This, combined with Mirabeau's resemblance to his maternal ancestors and his fondness for his mother, contributed to his father's dislike of him. At the age of five, he was sent by his father to a boarding school by the name of "Abbé Choquard." Destined for the army, at age eighteen, he entered the military school in Paris in the regiment of Berri-Cavaleria at Saints. Of this school, which had Joseph-Louis Lagrange for its professor of mathematics, there is an amusing account in the life of Gilbert Elliot, who met Mirabeau there. On leaving school in 1767, he received a commission in a cavalry regiment that his grandfather had commanded years before. Mirabeau's love affairs are well-known, owing to the celebrity of the letters to Marie Thérèse de Monnier, his "Sophie". In spite of his disfigurement, he won the heart of the lady to. On being released, the young nobleman obtained leave to accompany the French expedition to Corsica as a volunteer. During the Corsican expedition, Mirabeau contracted several more gambling debts and engaged in another scandalous love affair.
However, he proved his military genius in the Corsican expedition, conducted a thorough study of the island during his stay. The study was most factually incorrect, but his desire to learn of a country, unstudied emphasizes Mirabeau's endless curiosity and inquisitiveness into the traditions and customs of society. Mirabeau learned the value of hard work in the French army; this aspect of Mirabeau's personality contributed to his popular success in years, during the Revolution. After his return, he tried to keep on good terms with his father, in 1772 he married a rich heiress, Marie–Marquerite–Emilie de Covet, daughter of the marquis de Marignane. Emilie, 18 years old, was engaged to a much older nobleman, the Comte de Valbelle. Nonetheless, Mirabeau pursued her for several months, expecting that their marriage would benefit from the money that the couple would receive from their parents. After several months of failed attempts at being introduced to the heiress, Mirabeau bribed one of the young lady's maids to let him into her residence, where he pretended to have had a sexual encounter with Emilie.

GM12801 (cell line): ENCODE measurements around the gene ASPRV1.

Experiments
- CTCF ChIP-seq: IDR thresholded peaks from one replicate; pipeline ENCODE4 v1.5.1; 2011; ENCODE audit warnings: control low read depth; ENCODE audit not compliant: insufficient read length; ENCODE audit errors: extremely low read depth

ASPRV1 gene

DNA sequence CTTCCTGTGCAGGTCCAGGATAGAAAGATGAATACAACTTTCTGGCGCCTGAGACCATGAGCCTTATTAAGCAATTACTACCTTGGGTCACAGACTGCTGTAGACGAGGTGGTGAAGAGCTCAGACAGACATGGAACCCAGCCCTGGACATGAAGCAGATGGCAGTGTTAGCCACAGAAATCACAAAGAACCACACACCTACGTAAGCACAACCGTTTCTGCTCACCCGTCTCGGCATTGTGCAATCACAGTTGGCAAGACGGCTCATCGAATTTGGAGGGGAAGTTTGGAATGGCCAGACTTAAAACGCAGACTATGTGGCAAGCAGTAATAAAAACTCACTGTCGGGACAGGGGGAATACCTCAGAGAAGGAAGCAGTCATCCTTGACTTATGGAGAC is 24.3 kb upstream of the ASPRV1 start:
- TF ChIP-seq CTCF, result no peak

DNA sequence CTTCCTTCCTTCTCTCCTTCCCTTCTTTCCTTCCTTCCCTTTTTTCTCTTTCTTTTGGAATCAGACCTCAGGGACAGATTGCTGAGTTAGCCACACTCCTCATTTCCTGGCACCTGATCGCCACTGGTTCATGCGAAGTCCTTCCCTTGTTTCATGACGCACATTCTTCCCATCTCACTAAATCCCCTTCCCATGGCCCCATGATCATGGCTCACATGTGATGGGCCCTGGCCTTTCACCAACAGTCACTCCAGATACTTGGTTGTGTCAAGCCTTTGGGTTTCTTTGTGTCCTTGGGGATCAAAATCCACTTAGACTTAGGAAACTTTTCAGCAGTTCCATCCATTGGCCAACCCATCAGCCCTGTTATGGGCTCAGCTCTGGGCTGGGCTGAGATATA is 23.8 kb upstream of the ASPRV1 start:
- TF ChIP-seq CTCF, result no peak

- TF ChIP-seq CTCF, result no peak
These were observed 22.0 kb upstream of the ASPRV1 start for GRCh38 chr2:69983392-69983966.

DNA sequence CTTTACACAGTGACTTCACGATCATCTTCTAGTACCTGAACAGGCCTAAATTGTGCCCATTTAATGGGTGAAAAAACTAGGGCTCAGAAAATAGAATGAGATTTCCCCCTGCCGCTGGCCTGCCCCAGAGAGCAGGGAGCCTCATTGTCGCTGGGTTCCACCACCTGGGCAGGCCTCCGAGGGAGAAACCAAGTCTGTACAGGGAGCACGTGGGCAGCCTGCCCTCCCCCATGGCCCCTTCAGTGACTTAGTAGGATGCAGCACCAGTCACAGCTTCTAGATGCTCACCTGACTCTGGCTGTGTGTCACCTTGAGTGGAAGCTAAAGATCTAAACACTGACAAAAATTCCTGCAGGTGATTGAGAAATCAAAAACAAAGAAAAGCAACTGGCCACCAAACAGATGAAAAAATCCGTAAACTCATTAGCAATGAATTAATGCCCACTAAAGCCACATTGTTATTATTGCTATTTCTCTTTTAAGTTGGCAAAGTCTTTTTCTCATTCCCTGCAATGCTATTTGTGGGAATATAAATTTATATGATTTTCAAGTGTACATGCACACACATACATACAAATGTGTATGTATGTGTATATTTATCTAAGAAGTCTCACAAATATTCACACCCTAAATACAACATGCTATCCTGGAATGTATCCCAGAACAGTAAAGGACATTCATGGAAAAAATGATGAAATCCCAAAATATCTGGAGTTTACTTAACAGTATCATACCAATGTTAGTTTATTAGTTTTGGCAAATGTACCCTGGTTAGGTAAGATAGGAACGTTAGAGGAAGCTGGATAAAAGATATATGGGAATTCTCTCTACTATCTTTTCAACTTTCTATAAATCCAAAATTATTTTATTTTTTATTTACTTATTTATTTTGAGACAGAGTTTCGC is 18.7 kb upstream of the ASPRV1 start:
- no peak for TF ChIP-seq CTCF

To avoid losing face, her father saw. Mirabeau received a small allowance of 6,000 livres from his father, but never received the expected dowry from the marquis. Mirabeau, still facing financial trouble and increasing debt, could not keep up with the expensive lifestyle to which his wife was accustomed, their extravagances forced his father to send him into semi-exile in the country, where he wrote his earliest extant work, the Essai sur le despotisme; the couple had a son who died early due to the poor living conditions they were experiencing at that time. His wife asked for judicial separation in 1782, she was defended by Jean-Étienne-Marie Portalis, who became one of the editors of the Civil Code. Mirabeau lost, holding resentment against Portalis forever. Mirabeau's violent disposition led him to quarrel with a country gentleman who had insulted his sister, his exile was changed by lettre de cachet into imprisonment in the Château d'If in 1774. In 1775 he was transferred to the castle of Joux, where he was not confined, having full leave to enter the town of Pontarlier.